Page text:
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I have to find the mean and variance of "white noise" - Brownian motion of $$ X = \int^1_0 t dW(t)$$

So we start the mean: $$ E[X] = E[\int^1_0 tdW(t)] $$

I'm thinking this way: $$ E[X] = tW(1) - tW(0) - \int^1_0 1W(t)dt $$

Then I'm not sure where to go next as the mean of $W(t)$ is $0.$

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  • $\begingroup$ Hint: Think of the integral as a sum and find the expectation. Assume the limit can be passed through the expectation. For variance, use the same trick. $\endgroup$ – EDZ Feb 21 '18 at 4:12
  • $\begingroup$ Also Integration by parts doesn't work the same way for Ito integrals. $\endgroup$ – EDZ Feb 21 '18 at 4:13
  • $\begingroup$ I'm having a hard time setting it up with the sum part. Can you show me how you would set it up? Thank you. $\endgroup$ – MelHA Feb 21 '18 at 4:25
  • $\begingroup$ Sure and is this for a measure theory class? If not, you can be fairly loose with passing the expectation through the limit. $\endgroup$ – EDZ Feb 21 '18 at 4:29
  • $\begingroup$ No, it's for a modeling class! We're learning about white noise and Brownian motion, and we were just introduced to integrating things in that regard. We did learn that $E[\int^b_a f(t) dW(t)] = 0$ but what's throwing me off is the $t$ here in my question. $\endgroup$ – MelHA Feb 21 '18 at 4:31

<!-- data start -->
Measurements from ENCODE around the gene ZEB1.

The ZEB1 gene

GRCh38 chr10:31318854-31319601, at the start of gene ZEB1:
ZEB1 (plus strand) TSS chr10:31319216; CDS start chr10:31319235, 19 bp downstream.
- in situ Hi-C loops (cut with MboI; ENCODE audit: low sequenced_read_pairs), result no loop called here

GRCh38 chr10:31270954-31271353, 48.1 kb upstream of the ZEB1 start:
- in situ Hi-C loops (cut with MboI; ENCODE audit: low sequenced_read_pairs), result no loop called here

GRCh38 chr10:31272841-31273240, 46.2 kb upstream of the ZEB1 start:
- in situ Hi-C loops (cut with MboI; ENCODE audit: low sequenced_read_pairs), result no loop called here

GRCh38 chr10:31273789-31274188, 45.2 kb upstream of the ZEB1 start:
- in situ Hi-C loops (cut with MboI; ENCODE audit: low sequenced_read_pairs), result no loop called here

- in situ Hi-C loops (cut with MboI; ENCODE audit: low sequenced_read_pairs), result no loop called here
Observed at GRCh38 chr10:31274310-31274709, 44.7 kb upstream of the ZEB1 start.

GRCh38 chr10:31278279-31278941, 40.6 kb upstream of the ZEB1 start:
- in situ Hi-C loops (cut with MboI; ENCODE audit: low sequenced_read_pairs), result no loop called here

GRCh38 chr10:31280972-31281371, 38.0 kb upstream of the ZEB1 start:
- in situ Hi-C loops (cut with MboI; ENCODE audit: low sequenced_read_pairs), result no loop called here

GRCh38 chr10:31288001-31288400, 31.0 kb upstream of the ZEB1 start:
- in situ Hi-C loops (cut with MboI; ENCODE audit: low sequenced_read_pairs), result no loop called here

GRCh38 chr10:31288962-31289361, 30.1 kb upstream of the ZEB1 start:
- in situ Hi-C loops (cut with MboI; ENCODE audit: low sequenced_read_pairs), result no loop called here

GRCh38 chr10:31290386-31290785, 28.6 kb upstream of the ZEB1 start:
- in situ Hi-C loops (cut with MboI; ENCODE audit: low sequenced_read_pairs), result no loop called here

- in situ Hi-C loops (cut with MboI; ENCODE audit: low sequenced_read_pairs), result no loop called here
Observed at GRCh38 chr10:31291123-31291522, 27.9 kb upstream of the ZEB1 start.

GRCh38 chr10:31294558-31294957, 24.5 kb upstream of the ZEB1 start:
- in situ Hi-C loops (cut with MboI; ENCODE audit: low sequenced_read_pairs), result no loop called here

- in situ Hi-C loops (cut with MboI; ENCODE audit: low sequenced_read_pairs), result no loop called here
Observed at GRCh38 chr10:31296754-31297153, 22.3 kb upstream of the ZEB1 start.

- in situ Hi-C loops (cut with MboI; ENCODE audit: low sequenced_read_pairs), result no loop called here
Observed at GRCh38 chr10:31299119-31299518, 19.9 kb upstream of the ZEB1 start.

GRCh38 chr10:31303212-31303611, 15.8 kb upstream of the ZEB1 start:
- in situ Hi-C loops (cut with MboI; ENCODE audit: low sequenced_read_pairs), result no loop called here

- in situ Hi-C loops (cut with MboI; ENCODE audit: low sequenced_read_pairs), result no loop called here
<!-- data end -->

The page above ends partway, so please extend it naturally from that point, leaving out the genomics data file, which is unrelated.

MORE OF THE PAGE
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Sketch:

$$E[\int_0^1 t dW(t)] \sim E[\sum_{i=0}^{N - 1} \frac{i}{N} [W(\frac{i+1}{N}) - W(\frac{i}{N})]$$

$$E[\sum_{i=0}^{N - 1} \frac{i}{N} [W(\frac{i+1}{N}) - W(\frac{i}{N})] = \sum_{i=0}^{N - 1} \frac{i}{N}E[W(\frac{i+1}{N}) - W(\frac{i}{N})]$$

$$\sum_{i=0}^{N - 1} \frac{i}{N}E[W(\frac{i+1}{N}) - W(\frac{i}{N})] = \sum_{i=0}^{N - 1} \frac{i}{N}\cdot0 = 0$$

Assuming we can pass the expectation through the limit, we get:

$E[\int_0^1 t dW(t)] = 0$

For Variance,

$$Var(\int_0^1 t dW(t)) \sim \sum_{i=0}^{N - 1} \frac{i^2}{N^2}Var[W(\frac{i+1}{N}) - W(\frac{i}{N})]$$

By independence.

$$\sum_{i=0}^{N - 1} \frac{i^2}{N^2}Var[W(\frac{i+1}{N}) - W(\frac{i}{N})] = \sum_{i=0}^{N - 1} \frac{i^2}{N^2}\frac{1}{N}$$

The above looks a lot like the expression:

$$\int_0^1 t^2 dt$$

Which is equivalent in the limit.

Therefore: $$Var(\int_0^1 t dW(t)) = \int_0^1 t^2 dt = \frac{1}{3}$$

This result is based Ito Isometry FYI, which is the fundamental theorem of stochastic calculus.

$$E[(\int_0^T f(t)dW(t))^2] = \int_0^T f(t)^2dt$$

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  • $\begingroup$ Wow! Thank you so so much! It makes sense! $\endgroup$ – MelHA Feb 21 '18 at 4:48

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